November gold and local wildlife
Autumn is moving on and now into early November the beech trees are turning gold and the hazels, limes and maples are turning yellow. The winding road up Stoner Hill locally known as ‘Little Switzerland’ is golden as the beech trees turn; and, in the sun, the view from the lay-by east from the chalk across to the clayey lands of the Low Weald and on to the sandstones of High Weald on the horizon is a blaze of colour (image 1).
It is good to see our footpaths opening up. We have had some kissing gates installed over the past few years, but now we have more. There is a new kissing gate off Ramsdean Road opening east on to the footpath leading to a further kissing gate giving access to the footpath through Furzefield Copse (image 2). The path through Furzefield is now easily accessible (image 2) and it is good to see the regeneration of hazels and hollies after the devastation caused by the clearance of diseased ash trees. Walking quietly and slowly up the woodland path recently I spotted both a brown hare and a roe deer but both were saw me first and were off before I could focus my camera. Walking on from the Copse, through the grass and arable fields of New Buildings Farm, you finally come to the A3 Petersfield Bypass where the footpath turns left (north) alongside the A3 towards the Winchester Road / A3 junction. For some time this path has been overgrown and it was good to find it completely clear of scrub and easy to walk along.
We are waiting for the first wintering redwings and fieldfares to arrive but meanwhile, red kites and buzzards still command the air above our parish.
I am concerned at the over-management of many of our parish hedgerows and that have been so closely clipped as to remove all the shelter and also the berries that our autumn and wintering birds would be feeding upon. I see that even some newly planted hedgerow shrubs, still in their tree shelters, have been devastated by the hedge cutting machinery. By leaving our hedges to grow out and only cut back in sections on rotation every few years we would greatly provide for the enhancement of the biodiversity of our parish.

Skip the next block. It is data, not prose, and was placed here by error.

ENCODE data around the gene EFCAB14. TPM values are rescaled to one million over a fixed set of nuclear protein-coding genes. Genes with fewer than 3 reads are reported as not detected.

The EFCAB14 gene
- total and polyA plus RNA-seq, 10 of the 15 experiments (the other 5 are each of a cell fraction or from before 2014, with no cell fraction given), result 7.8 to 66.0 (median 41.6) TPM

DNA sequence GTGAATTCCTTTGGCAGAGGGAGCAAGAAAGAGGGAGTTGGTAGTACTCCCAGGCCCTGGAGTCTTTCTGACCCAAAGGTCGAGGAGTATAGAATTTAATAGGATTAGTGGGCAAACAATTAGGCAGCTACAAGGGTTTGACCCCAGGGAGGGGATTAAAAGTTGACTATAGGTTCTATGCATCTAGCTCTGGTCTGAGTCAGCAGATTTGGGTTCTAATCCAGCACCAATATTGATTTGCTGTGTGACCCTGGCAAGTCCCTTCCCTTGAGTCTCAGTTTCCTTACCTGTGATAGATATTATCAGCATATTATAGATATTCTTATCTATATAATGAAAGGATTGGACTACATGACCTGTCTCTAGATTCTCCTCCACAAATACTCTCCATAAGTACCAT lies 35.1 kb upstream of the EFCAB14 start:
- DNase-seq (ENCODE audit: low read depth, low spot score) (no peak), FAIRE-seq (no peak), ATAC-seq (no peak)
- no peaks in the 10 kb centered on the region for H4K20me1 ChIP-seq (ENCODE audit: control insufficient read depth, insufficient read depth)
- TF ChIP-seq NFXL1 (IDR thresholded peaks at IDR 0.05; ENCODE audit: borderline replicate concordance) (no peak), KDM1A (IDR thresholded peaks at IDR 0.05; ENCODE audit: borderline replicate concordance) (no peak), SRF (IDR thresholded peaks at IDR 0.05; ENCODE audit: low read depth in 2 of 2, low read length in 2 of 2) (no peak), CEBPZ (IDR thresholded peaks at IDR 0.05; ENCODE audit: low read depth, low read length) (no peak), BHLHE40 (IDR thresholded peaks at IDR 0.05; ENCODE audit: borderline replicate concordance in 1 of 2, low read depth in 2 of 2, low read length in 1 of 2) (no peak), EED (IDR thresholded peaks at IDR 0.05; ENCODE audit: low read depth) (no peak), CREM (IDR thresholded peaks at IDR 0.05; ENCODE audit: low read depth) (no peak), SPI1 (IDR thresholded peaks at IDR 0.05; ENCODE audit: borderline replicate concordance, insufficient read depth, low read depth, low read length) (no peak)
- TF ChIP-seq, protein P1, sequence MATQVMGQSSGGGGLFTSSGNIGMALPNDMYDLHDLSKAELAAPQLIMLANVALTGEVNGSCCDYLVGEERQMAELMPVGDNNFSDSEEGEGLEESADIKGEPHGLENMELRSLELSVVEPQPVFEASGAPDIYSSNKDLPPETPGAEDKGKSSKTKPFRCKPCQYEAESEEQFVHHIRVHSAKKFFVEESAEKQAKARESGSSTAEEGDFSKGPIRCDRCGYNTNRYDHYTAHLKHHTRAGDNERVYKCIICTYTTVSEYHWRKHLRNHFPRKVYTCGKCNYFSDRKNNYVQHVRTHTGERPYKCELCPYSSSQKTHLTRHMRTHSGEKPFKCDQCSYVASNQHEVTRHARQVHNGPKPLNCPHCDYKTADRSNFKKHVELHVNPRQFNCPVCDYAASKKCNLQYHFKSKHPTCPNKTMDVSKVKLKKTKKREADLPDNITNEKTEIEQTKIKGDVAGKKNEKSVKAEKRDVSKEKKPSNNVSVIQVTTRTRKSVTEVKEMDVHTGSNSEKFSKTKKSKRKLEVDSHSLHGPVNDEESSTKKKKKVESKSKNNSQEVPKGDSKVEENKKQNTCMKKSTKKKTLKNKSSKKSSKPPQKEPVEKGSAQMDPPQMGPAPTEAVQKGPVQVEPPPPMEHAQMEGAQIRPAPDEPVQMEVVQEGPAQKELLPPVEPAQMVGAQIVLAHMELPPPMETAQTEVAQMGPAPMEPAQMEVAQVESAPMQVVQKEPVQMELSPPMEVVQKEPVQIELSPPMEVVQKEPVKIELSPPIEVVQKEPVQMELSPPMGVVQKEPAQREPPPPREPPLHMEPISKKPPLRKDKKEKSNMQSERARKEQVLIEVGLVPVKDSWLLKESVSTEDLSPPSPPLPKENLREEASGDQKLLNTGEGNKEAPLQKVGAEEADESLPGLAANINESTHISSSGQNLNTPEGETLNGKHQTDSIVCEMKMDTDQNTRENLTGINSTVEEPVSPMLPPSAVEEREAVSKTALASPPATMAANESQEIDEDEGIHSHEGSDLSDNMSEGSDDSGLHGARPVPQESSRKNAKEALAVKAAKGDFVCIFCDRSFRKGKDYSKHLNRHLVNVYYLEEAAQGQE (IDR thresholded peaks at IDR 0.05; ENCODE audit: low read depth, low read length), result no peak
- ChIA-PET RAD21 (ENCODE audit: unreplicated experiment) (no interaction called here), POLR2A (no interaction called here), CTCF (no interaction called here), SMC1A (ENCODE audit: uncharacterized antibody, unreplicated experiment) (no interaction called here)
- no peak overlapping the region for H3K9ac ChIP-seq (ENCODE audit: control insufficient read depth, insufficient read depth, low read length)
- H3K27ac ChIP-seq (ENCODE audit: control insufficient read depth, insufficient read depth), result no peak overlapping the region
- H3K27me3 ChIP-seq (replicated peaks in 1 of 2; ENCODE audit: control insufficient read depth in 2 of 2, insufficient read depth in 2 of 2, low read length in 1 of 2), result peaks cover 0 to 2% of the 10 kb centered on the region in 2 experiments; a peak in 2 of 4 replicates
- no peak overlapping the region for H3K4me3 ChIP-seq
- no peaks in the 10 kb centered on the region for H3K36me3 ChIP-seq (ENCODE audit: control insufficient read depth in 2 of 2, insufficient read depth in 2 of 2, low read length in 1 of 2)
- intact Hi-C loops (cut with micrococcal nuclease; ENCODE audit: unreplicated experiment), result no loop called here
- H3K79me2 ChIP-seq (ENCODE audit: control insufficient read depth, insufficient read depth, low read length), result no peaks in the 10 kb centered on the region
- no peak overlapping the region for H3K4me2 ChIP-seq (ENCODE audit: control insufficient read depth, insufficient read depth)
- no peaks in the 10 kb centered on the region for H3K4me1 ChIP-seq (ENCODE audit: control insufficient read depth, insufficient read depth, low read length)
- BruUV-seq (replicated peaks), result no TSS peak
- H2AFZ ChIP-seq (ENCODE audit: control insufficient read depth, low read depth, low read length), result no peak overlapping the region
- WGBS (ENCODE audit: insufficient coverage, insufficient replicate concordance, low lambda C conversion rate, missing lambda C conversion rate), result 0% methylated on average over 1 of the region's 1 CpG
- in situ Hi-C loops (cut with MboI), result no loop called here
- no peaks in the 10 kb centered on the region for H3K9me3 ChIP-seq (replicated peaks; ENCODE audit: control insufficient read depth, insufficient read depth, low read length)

Walking into town along the Winchester Road to get the Sunday paper I crossed the road just before the A3 junction (image 4) to look at the Michaelmas daisies growing there. Garden escape Michaelmas daisies have become common along our roads and all along the A3 south of Petersfield and their nectar is a real boost to our local insects as the ivy flowers die back. To my surprise, there were three brightly coloured red admiral butterflies gorging on the nectar (image 5). Not only the red admirals but a whole host of honey bees, wasps, hoverflies and other insects and spiders were present here. A garden cross spider captured two wasps and harvestman spider within seconds as I attempted a photograph.
We have had some visits outside of the parish. including the wonderful woodland, heathland and wetland of Passfield Common, open access land (managed by the National Trust) to the east of Whitehill. We found many small creatures but the real glory was the herd of Old English Longhorn Cattle (image 6), a rare breed used here to control the scrub and which seem to relish holly. The site is fenced but there are access gates around the boundary although they are not easy to find.
We do not have any heathland in our parish and so to find this specialist habitat it is necessary to visit Petersfield Heath, Hogmoor Inclosure at Whitehill or other sandy sites to the north and east of us. I visited Woolmer Forest, or at least the accessible parts as the red flags were flying around the ranges, and was pleased to find a range of fungi and lichens including this singly fly-agaric mushroom (image 7). Visiting Petersfield Heath recently, I was pleased to find a lizard resting on a sun-warmed birch log but of course it saw my movement before the camera focused. A juvenile frog appeared in front of the lawn mower and which was good to see. We had some frog spawn in the spring but the local grass snakes are probably responsible the decline in our garden frog populations.
I came across this rather splendid orange peel fungus growing on a rotting log and worthy of a photograph (image 8).
Moths are few at this time of the year but those that do fly are end-of-the-year specialists, of which the most frequent in Hampshire at the moment is the pretty Feathered Thorn (image 9), two of which came to the light trap a few days ago.
While it was good to see deer and hare, and rabbits are still around, we were pleased to film this young boar badger (image 10) scratching, grooming and taking in bedding.